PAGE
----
People like to debate whether a novel is all about the characters, or all about the story, or all about the writing. You’ll hear it a lot, all over the web. “I like a good character driven story!” or “I want to read something with literary style!”

I don’t think those things make a book readable. I think it’s about the moments.

If you think back on your life and your memories, the most meaningful ones don’t run through your mind like a movie. The most meaningful ones are small moments.

I’ll never forget how Michael did the special turn step during our wedding dance. I don’t remember all of the dance, but I remember how careful he was about executing that turn step, which made my dress flare and made the crowd go, “Ooooooh!”

I’ll never forget three days of struggling to learn to breast feed in the NICU, with five people standing over me yelling instructions and encouragement and grabbing my boobs, but then going down there one night, when it was dark and quiet, and this elderly nurse was just so kind and patient and NOT IN MY FACE, and Nickel and I finally got it together. I don’t remember the five lactaction specialists and support staff very well. I vividly remember that NICU nurse, and I vividly remember that moment.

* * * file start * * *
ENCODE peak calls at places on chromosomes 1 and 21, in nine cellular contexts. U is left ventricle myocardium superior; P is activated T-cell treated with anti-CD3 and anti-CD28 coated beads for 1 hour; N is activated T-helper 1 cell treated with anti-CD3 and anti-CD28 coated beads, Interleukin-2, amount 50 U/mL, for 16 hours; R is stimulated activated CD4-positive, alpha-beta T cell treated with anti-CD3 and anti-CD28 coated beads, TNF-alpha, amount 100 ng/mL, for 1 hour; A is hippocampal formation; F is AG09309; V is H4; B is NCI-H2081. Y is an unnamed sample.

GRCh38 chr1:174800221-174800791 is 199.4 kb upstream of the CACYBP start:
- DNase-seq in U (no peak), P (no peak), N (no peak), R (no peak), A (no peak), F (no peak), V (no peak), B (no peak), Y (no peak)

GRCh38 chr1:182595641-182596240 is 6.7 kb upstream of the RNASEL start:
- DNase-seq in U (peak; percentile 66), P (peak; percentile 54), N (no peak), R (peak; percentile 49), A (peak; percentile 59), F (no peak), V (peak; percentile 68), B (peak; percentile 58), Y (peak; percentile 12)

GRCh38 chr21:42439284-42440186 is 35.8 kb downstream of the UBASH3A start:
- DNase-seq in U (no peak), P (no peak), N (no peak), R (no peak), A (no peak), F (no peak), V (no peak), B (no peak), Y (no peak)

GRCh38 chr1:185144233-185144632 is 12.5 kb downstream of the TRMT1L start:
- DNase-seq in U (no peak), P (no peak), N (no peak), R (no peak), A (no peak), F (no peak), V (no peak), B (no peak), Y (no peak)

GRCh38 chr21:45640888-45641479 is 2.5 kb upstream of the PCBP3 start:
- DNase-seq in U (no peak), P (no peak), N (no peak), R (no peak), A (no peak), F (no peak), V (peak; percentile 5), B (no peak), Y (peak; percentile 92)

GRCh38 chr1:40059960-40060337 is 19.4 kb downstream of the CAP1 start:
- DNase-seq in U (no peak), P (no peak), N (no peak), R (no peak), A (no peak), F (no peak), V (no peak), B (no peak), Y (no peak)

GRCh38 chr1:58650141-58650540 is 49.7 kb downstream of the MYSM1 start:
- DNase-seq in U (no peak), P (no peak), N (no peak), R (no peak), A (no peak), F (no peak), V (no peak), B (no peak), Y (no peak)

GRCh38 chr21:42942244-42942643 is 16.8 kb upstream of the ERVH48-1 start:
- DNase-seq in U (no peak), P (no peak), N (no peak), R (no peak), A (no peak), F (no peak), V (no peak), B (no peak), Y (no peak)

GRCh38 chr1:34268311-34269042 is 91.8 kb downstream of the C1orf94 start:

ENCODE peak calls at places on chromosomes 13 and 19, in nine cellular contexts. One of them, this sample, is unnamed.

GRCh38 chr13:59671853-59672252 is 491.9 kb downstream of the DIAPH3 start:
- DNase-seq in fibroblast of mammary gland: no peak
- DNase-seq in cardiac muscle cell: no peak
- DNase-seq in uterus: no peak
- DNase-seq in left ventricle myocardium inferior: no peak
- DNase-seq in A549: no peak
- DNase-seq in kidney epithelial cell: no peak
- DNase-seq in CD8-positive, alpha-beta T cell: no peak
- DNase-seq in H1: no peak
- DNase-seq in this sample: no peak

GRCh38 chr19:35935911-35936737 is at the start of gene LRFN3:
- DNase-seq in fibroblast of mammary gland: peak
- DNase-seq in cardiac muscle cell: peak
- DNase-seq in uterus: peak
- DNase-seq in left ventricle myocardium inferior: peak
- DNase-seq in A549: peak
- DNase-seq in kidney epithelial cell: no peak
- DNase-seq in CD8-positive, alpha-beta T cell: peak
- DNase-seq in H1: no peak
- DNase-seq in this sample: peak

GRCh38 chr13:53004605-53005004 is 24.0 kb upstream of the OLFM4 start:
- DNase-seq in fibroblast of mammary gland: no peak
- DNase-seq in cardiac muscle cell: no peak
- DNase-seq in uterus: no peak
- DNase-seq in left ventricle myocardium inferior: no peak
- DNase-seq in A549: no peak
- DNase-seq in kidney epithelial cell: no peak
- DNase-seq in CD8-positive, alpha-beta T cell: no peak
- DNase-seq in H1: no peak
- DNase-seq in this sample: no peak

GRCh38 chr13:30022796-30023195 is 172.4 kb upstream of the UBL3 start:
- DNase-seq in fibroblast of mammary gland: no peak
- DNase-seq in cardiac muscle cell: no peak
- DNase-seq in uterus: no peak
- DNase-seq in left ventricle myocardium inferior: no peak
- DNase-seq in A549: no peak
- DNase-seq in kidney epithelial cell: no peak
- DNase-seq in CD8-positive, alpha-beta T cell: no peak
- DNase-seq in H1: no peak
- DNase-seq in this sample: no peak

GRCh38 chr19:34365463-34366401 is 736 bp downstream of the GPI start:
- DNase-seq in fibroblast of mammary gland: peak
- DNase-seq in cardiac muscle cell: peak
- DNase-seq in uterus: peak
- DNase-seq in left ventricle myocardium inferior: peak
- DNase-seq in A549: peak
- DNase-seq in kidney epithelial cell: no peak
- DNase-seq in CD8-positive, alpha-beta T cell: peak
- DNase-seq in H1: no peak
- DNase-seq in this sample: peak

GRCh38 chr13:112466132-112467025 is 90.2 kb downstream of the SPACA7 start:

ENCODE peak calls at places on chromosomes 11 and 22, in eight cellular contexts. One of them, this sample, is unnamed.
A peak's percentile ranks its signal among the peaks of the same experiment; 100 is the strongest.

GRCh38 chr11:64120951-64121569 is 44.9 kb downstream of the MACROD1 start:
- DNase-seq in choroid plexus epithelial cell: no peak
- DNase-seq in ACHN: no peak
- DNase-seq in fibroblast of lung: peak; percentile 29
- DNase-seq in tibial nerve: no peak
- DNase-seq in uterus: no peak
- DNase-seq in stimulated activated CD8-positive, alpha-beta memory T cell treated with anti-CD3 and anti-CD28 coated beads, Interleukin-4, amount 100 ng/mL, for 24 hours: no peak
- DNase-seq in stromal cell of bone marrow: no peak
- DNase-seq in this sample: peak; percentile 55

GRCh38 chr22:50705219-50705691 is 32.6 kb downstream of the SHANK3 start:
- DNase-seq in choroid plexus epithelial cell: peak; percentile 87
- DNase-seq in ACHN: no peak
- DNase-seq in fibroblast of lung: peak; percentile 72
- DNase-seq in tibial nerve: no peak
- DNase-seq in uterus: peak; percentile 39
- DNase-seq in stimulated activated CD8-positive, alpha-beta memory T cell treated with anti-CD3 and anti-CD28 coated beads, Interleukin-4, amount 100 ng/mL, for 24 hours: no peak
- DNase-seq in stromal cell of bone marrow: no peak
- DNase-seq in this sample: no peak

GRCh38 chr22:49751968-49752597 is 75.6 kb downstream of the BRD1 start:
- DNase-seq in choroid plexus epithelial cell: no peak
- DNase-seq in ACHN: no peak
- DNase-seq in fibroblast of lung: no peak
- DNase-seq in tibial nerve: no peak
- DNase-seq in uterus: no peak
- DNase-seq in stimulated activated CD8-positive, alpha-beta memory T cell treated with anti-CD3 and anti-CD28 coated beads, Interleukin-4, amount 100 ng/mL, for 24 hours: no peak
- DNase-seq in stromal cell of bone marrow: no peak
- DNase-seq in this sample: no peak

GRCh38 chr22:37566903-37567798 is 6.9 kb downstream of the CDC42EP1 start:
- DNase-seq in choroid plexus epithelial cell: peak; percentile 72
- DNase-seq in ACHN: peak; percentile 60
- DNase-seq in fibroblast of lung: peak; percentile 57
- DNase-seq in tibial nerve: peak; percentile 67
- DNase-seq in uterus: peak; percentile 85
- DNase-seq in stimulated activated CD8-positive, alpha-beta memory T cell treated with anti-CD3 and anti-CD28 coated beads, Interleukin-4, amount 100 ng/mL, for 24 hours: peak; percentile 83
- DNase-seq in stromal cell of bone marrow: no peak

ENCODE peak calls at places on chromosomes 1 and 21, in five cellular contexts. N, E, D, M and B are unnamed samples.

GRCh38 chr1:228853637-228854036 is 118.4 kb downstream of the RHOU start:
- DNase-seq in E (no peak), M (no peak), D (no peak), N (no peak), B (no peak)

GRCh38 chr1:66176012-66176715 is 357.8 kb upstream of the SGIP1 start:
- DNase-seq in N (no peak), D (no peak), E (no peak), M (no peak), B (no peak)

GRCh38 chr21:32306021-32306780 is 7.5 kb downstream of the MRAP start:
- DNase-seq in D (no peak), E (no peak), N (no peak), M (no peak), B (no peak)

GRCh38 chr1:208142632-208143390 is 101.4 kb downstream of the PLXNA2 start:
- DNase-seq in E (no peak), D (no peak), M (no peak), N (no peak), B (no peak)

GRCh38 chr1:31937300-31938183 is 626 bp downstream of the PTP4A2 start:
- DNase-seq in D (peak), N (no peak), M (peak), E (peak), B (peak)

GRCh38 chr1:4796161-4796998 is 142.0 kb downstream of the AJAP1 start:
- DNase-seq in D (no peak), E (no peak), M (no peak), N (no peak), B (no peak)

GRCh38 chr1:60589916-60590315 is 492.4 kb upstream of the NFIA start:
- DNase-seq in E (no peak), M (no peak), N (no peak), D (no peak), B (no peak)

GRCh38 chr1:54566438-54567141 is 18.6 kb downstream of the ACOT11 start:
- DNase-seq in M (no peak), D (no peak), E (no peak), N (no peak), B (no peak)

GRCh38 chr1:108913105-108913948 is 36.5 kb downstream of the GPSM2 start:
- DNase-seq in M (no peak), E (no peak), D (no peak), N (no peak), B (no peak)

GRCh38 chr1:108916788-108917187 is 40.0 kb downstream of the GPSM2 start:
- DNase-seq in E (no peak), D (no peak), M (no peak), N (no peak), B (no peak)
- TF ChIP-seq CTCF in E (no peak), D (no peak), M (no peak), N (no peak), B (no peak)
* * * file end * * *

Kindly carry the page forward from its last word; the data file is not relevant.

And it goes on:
When I go back and re-read a novel, I’m often going back for a specific scene. In Eclipse, there’s a scene where Bella wants to have sex with Edward, but he’s unsure what she’s after. It’s awkward and touching and one of my favorite moments in the whole series.

Moments aren’t about the big explosive scenes in a book. Moments are about the little touches that make the story real, and human. Yes, you need the action, the adventure, the tension, the conflict.

But you need the moment afterward even more.

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